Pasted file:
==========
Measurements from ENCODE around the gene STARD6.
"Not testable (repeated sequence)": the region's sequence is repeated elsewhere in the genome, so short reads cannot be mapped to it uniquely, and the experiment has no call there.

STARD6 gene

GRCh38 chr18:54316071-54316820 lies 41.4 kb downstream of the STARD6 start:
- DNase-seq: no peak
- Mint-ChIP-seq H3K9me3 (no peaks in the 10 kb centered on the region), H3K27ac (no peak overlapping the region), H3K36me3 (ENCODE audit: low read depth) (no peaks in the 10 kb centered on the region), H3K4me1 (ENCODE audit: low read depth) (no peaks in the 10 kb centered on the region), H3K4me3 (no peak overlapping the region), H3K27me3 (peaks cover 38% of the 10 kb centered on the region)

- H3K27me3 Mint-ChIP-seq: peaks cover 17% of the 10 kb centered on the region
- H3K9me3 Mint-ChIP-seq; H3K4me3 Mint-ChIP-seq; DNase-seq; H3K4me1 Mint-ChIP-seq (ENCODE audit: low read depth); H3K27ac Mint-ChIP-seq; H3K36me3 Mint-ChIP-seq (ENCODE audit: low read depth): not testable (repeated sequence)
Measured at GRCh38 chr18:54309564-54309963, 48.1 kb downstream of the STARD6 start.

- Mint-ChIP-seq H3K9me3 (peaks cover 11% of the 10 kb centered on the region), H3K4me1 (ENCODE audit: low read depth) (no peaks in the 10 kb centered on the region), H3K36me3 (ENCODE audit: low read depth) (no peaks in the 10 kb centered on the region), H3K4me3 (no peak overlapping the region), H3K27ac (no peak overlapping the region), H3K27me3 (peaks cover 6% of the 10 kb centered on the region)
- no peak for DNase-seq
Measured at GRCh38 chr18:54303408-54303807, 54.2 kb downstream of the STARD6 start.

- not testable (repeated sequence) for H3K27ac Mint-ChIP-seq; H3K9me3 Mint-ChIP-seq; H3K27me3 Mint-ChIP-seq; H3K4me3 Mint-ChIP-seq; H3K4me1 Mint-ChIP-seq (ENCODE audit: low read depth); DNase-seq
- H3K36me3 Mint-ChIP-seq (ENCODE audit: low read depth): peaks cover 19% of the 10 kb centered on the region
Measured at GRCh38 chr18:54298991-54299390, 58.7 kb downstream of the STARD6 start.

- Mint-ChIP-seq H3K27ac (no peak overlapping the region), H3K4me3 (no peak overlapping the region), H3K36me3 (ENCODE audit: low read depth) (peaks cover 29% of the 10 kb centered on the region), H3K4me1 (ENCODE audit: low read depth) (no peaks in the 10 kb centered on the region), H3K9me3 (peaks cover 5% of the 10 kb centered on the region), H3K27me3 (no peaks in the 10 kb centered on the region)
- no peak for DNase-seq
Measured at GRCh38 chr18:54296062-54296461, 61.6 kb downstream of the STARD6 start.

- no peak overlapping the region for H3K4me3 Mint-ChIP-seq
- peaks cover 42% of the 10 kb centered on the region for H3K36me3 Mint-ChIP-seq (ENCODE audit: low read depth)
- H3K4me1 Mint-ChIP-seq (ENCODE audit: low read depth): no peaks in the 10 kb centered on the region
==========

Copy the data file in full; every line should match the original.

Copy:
Measurements from ENCODE around the gene STARD6.
"Not testable (repeated sequence)": the region's sequence is repeated elsewhere in the genome, so short reads cannot be mapped to it uniquely, and the experiment has no call there.

STARD6 gene

GRCh38 chr18:54316071-54316820 lies 41.4 kb downstream of the STARD6 start:
- DNase-seq: no peak
- Mint-ChIP-seq H3K9me3 (no peaks in the 10 kb centered on the region), H3K27ac (no peak overlapping the region), H3K36me3 (ENCODE audit: low read depth) (no peaks in the 10 kb centered on the region), H3K4me1 (ENCODE audit: low read depth) (no peaks in the 10 kb centered on the region), H3K4me3 (no peak overlapping the region), H3K27me3 (peaks cover 38% of the 10 kb centered on the region)

- H3K27me3 Mint-ChIP-seq: peaks cover 17% of the 10 kb centered on the region
- H3K9me3 Mint-ChIP-seq; H3K4me3 Mint-ChIP-seq; DNase-seq; H3K4me1 Mint-ChIP-seq (ENCODE audit: low read depth); H3K27ac Mint-ChIP-seq; H3K36me3 Mint-ChIP-seq (ENCODE audit: low read depth): not testable (repeated sequence)
Measured at GRCh38 chr18:54309564-54309963, 48.1 kb downstream of the STARD6 start.

- Mint-ChIP-seq H3K9me3 (peaks cover 11% of the 10 kb centered on the region), H3K4me1 (ENCODE audit: low read depth) (no peaks in the 10 kb centered on the region), H3K36me3 (ENCODE audit: low read depth) (no peaks in the 10 kb centered on the region), H3K4me3 (no peak overlapping the region), H3K27ac (no peak overlapping the region), H3K27me3 (peaks cover 6% of the 10 kb centered on the region)
- no peak for DNase-seq
Measured at GRCh38 chr18:54303408-54303807, 54.2 kb downstream of the STARD6 start.

- not testable (repeated sequence) for H3K27ac Mint-ChIP-seq; H3K9me3 Mint-ChIP-seq; H3K27me3 Mint-ChIP-seq; H3K4me3 Mint-ChIP-seq; H3K4me1 Mint-ChIP-seq (ENCODE audit: low read depth); DNase-seq
- H3K36me3 Mint-ChIP-seq (ENCODE audit: low read depth): peaks cover 19% of the 10 kb centered on the region
Measured at GRCh38 chr18:54298991-54299390, 58.7 kb downstream of the STARD6 start.

- Mint-ChIP-seq H3K27ac (no peak overlapping the region), H3K4me3 (no peak overlapping the region), H3K36me3 (ENCODE audit: low read depth) (peaks cover 29% of the 10 kb centered on the region), H3K4me1 (ENCODE audit: low read depth) (no peaks in the 10 kb centered on the region), H3K9me3 (peaks cover 5% of the 10 kb centered on the region), H3K27me3 (no peaks in the 10 kb centered on the region)
- no peak for DNase-seq
Measured at GRCh38 chr18:54296062-54296461, 61.6 kb downstream of the STARD6 start.

- no peak overlapping the region for H3K4me3 Mint-ChIP-seq
- peaks cover 42% of the 10 kb centered on the region for H3K36me3 Mint-ChIP-seq (ENCODE audit: low read depth)
- H3K4me1 Mint-ChIP-seq (ENCODE audit: low read depth): no peaks in the 10 kb centered on the region